Though the match was commenced it had to be stopped, the judges finding that good ploughing was impracticable, but it took place three days afterwards, when notwithstanding a severe storm which prevailed, 39 competitors came forward.

It has been frequently suggested of late that ploughing matches should be allowed to lapse, in the ground that they are doing little or no good to agriculture. This is a mistake, and possibly arises from the fact that many farmers grudge letting good ploughmen away for a day with a pair of horses to work on another man’s land, while there is plenty of good lea to be turned over at home. The argument is a selfish one, and one which, if acted upon, is certain in the long run to provide injurious to the farmer, not so much as regards a deterioration in the ploughing, but rather as regards a falling off in the enthusiasm of the ploughmen for farm labour.

It has to be kept in mind that the ploughman of 50 years ago is the parent of the modern farmer, and that when ploughing matches were first instituted farmers were largely the competitors. On many farms in Renfrewshire and Ayrshire the tenants and their sons yet “plough their pair;” but the ploughman as a rule is a hired servant. Burns was a fair specimen of the class; but though generally spoken of as the Ploughman Bard, it is not difficult to judge from his life and writings that he was a failure as a frugal farmer, and though he used to say he would give way to no man at ploughing, sowing, or mowing, he could not have been successful at either-his heart not being in his business. Let him ply the “flingin’ tree” as hard as he liked. It was not the corn he was thrashing, but the “Holy Willies” of the day; while the favouring breeze which came in at one barn door, bringing in happy memories and loving ideas, was blowing out the oats with the chaff at the other. Even when “rattling the corn oot ower the furs”, with the sowing sheet over his shoulder, he was sweeping with his right hand his glorious thoughts of freedom and liberty abroad, and there is no doubt that when the green braird came up under the favouring influence of the April showers, the patches here and the thin bits there proved a tell-tale to the absent mind and the irregular hand, working under the impulses of a strong heart.

The modern farmer, it may be observed, though his life looks a very slow one to a city man, has yet some relieving moments. He has his “Catch the Ten”, at cards, followed by the indispensable tumbler of toddy; he has curling, and if on the moor edge certain to have a day’s coursing. The ploughman, however, has few enjoyments. As soon as he is fit to leave his early sport of “swinging’ on a yet” he is sent to school only to have his educational progress disturbed by withdrawals to earn sixpence a day at seasonable times “to herd craws”, “gather stanes”, or “cut thistles, ragweeds” and such like. From “thinning turnips” and “bunching” behind the reaper he gets promoted to the management of the odd horse, generally the gig pony, and in course of time he gets a pair to plough. He is now a man-he dances at penny reels at feering fairs, pays his whack at a pay wedding, is great at “hay stacks”, and somebody of importance at “kirns”. His anxiety is, however, to become a prize ploughman, and when the season comes round he will be found wandering along the backs of the march dykes on Sundays, to see what sort of work Jock Wilson, of the Knowe, is making, and whether he has anything to fear from him. He will travel 10 miles through the mirk and rain to have his plough irons laid by some blacksmith, in order that he may be able to make a genuine job. At last the day of the ploughing match arrives. The previous night he has passed half in the “smiddy” – where are assembled a rough, earnest crowd of men like himself, all taking of the contest-the other half in the stable “cleaning his graith”. The morning opens cold and bitter, and the glare from the stable lamp reveals flakes of snow floating in the atmosphere. By six o’clock he has got his plough into the cart, and, with his second horse led behind, he is off for the Manse Glebe, minding not but rather rejoicing in the cuff from the old “bauchle” which Jean the dairymaid throws at him for lurch from the byre door, and rather relishing the hard knock from an old brush which comes rattling from the hand of the guidwife. By eight o’clock he has set his poles and made his break, and the battle is soon raging. The air is piercing cold, but there he is, stripped to his nethermost garment the sweat running down his open chest as, holding as if for dear life, he abjures the furrow mare Jess to “Wo, lass, wo; cannie, lass; wo”, in long-drawn-out tones, and to which the faithful animal lifts and bends, and places her feet careful, not to break the turned-up land, knowing that the honour of her master really depends on every movement. At twelve he has his dinner-half-a-loaf, with a “whang” of cheese and a pint bottle of sweet “yill” have been lying at the end of the land for each. He swallows his bite nervously, for his eyes are wandering away back down the fresh-turned furrows to detect irregularities. The rough meal over, he is at it again, and as the three judges cross behind him on the returning “bout” he is nervous, and strains his ear to catch their work of approval. Alongside he sees a local “blether” trying to gather a crowd, and so to catch the eye of the three judges by praising unmeasured terms the lot of a rival, with remarks of “Oh, but is it no bonnie? Would it no be a real peetie to spoil that by harrowin’,” &c. Then comes the finish, which requires the most steady holding and delicate handling. He has, however, measured his ground well, and the finishing stroke to a piece of excellent work gets him the prize. Well done, Jock! Now can you kick your heel and point your toe on any barn floor, and cry “Reel” midst the best men in the country; and Jennie, cleverist of dairymaids, that can “milk your nine kye mornin’ and nicht without a thocht,” set your head back and come “skeigh and scrievin’” down the centre of the country dance, for is not your lad the cleverest in the country. The romance soon ends: “a pay weddin’,” bare-legged urchins “swingin’on a yet”, the gig powney to work! And the dance commences again “de capo from No. 1”. The prizes are presented on the ground-a pocket-knife from the ironmonger, a set of plough hames from the saddler, a pound of tobacco from the grocer, a pair of rabbits from the gamekeeper makes nice little gifts in kind. A local wag gives a prize to the man who “gangs oftenest to see the lasses at nicht”, and, notwithstanding the presence of the minister, there are some sturdy claimants. The pound of tea for the man with the biggest family elicits a cry for “Auld Peter” who secured the honour with his tenth bairn seven years ago, and now with his sixteenth in it’s mother’s lap defies all competition.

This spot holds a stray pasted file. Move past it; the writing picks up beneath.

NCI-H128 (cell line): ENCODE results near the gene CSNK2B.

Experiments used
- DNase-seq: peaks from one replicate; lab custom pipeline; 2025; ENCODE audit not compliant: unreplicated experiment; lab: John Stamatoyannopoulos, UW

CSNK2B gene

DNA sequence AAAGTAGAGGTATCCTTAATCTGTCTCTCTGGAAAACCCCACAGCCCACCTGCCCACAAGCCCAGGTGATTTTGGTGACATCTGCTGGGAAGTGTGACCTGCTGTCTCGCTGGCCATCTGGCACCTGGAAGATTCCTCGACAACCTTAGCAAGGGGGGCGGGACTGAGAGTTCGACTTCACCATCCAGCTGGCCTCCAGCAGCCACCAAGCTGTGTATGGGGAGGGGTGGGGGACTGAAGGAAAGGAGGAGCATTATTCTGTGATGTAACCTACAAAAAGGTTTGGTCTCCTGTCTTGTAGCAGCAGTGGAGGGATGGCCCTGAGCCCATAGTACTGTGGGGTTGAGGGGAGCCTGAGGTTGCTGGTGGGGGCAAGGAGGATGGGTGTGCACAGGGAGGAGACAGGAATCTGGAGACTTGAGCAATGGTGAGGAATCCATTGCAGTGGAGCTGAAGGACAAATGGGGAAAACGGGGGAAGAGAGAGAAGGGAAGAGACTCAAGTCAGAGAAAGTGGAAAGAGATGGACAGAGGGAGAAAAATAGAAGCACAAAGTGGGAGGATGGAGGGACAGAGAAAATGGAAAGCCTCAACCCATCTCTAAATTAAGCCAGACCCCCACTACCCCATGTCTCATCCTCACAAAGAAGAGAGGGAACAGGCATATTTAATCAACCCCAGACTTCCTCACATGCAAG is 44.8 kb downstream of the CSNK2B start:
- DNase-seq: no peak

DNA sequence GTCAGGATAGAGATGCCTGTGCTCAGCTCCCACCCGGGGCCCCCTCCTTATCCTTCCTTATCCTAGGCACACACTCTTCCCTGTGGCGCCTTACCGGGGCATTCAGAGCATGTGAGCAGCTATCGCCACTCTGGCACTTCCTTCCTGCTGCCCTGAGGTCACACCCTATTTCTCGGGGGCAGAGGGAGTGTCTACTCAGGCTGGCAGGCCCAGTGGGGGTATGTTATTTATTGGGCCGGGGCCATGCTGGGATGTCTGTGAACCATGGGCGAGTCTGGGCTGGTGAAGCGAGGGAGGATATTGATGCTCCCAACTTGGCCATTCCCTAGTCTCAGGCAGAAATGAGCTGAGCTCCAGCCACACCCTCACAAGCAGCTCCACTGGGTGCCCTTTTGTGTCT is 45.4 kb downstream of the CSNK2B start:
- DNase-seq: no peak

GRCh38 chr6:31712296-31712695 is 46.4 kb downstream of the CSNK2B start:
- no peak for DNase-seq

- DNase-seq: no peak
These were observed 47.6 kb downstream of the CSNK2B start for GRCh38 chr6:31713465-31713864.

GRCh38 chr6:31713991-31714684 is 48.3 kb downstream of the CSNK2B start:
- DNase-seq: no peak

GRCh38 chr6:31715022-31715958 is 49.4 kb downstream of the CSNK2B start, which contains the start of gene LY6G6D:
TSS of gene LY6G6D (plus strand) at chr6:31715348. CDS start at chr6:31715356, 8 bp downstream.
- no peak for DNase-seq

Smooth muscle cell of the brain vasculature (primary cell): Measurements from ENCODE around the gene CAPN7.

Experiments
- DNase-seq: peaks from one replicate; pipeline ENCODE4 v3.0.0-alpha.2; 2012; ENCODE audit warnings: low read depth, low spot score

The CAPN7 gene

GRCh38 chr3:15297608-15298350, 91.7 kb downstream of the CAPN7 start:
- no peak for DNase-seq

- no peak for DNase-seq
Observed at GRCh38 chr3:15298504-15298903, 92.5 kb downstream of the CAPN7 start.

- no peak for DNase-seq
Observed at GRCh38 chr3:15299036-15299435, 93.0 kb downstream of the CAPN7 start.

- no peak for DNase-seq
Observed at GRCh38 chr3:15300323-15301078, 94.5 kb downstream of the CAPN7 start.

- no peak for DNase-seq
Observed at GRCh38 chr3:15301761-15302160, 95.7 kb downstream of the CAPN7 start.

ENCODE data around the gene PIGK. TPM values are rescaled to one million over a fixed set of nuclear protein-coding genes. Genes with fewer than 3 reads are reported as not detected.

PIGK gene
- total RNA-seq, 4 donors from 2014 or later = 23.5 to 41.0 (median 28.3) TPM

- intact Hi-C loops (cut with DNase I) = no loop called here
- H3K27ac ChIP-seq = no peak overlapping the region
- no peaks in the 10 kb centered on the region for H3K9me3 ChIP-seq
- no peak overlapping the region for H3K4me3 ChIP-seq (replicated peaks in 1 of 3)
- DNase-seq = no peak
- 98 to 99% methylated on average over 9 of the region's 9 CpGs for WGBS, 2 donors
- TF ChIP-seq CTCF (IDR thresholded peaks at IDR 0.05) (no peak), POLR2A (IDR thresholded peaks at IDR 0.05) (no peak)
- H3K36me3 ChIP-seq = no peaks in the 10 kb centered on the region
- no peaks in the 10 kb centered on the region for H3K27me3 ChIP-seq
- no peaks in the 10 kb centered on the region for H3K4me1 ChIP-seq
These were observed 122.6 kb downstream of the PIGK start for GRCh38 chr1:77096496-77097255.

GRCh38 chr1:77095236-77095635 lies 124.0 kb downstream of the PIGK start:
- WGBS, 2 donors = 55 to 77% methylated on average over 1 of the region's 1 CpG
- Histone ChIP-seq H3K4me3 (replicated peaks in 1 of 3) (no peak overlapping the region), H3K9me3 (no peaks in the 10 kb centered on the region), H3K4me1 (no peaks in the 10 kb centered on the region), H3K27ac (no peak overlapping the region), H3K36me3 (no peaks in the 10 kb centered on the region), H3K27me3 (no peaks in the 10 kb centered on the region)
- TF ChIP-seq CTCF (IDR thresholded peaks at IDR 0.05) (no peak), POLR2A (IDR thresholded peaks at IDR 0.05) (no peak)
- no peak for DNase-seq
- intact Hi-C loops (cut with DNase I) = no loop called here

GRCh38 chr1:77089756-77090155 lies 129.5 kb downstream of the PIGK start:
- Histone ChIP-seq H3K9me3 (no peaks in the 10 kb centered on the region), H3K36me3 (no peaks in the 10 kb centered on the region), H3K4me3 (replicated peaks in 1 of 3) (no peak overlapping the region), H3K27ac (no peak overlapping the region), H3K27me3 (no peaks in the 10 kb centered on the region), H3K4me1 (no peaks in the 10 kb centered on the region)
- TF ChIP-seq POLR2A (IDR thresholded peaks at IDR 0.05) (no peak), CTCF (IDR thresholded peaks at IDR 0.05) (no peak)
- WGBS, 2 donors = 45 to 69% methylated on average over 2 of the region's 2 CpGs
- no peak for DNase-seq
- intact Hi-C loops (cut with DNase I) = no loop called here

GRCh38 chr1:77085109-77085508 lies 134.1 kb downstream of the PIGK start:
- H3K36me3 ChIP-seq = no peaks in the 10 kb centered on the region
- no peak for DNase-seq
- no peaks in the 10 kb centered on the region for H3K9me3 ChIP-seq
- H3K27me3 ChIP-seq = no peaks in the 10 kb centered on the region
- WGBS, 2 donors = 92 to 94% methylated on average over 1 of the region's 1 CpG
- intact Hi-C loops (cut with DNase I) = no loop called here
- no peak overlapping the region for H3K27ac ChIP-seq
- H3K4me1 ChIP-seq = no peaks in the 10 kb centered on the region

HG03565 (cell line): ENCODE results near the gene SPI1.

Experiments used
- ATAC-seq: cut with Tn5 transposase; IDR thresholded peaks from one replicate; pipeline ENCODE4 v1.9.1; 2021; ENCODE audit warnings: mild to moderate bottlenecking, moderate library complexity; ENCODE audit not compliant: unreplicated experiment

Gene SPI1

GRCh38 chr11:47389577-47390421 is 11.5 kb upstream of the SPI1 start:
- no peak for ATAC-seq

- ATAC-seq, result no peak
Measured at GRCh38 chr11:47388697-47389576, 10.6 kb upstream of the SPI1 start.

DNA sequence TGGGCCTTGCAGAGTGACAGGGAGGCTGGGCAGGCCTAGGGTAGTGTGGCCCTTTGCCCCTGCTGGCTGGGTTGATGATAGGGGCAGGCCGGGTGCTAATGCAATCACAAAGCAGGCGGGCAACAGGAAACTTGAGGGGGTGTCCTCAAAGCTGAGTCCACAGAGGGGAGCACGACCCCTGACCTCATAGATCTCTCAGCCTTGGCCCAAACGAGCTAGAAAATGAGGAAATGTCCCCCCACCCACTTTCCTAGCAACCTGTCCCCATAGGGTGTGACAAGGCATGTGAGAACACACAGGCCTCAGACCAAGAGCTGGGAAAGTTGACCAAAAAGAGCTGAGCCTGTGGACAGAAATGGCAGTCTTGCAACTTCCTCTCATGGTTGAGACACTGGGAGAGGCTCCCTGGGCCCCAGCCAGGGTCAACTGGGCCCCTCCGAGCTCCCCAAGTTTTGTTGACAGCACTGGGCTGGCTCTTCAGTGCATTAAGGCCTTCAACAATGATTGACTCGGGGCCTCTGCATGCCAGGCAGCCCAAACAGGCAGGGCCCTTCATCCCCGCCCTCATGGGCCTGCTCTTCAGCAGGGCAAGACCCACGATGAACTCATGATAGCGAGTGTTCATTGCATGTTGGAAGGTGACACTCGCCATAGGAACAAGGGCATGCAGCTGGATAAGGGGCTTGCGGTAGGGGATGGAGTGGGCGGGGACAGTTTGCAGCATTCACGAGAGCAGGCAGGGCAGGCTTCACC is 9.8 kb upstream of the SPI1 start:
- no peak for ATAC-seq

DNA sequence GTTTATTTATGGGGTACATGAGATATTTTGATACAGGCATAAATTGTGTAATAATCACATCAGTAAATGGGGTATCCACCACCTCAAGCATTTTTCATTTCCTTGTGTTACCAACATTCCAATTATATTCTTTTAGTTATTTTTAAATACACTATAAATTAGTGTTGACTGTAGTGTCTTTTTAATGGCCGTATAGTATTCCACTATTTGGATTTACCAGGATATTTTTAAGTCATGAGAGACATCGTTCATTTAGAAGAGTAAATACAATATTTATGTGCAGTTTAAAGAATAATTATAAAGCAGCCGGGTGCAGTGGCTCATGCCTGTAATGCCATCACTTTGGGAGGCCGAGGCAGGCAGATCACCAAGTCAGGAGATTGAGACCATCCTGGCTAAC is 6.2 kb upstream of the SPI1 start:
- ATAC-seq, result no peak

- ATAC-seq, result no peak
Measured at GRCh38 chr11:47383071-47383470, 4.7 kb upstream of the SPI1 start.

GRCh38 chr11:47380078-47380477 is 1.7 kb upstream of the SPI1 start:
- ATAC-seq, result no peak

Such is the simple life of the ploughman. Let not, therefore, the farmer think of giving up ploughing matches; rather let him encourage emulation of such kind. The reaping machine and the traction engine and thrashing mill will develop a taste in him for mechanics, and tend to lead him to think of something better, and he will enter the sheds at Kilmarnock and Cowlairs, and clean engines till he has qualified himself for a stokership. But even when driving the iron horse over Beattock summit, or with many a sweep and whirl through the windings of the Nith, he will think of his old days as he rushes onward; and all the rules of railroads, all the laws of the land, will not keep him from glancing off the line to the moonlit lea field where he held the plough.”